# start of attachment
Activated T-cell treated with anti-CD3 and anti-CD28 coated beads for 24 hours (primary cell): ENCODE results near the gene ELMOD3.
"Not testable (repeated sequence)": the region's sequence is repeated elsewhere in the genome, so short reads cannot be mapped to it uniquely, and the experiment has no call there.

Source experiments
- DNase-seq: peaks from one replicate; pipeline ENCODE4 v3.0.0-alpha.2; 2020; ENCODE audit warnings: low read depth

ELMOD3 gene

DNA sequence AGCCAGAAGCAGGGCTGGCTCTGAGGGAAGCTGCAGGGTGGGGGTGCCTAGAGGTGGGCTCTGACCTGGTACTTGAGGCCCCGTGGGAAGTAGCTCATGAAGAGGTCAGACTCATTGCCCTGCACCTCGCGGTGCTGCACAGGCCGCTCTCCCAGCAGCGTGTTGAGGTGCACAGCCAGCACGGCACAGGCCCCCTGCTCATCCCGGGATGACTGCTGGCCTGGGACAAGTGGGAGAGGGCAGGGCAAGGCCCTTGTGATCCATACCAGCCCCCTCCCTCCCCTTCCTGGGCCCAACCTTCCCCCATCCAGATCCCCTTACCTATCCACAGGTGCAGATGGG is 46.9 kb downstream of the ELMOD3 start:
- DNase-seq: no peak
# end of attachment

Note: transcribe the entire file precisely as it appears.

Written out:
Activated T-cell treated with anti-CD3 and anti-CD28 coated beads for 24 hours (primary cell): ENCODE results near the gene ELMOD3.
"Not testable (repeated sequence)": the region's sequence is repeated elsewhere in the genome, so short reads cannot be mapped to it uniquely, and the experiment has no call there.

Source experiments
- DNase-seq: peaks from one replicate; pipeline ENCODE4 v3.0.0-alpha.2; 2020; ENCODE audit warnings: low read depth

ELMOD3 gene

DNA sequence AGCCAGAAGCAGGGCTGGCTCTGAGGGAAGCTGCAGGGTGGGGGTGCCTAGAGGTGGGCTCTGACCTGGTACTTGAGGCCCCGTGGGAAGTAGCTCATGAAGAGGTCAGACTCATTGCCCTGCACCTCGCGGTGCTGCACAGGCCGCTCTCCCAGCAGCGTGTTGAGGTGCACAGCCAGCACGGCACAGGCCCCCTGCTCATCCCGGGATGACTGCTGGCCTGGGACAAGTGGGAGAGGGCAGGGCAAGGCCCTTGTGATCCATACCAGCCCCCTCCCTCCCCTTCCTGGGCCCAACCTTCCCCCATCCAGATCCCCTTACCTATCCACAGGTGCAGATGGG is 46.9 kb downstream of the ELMOD3 start:
- DNase-seq: no peak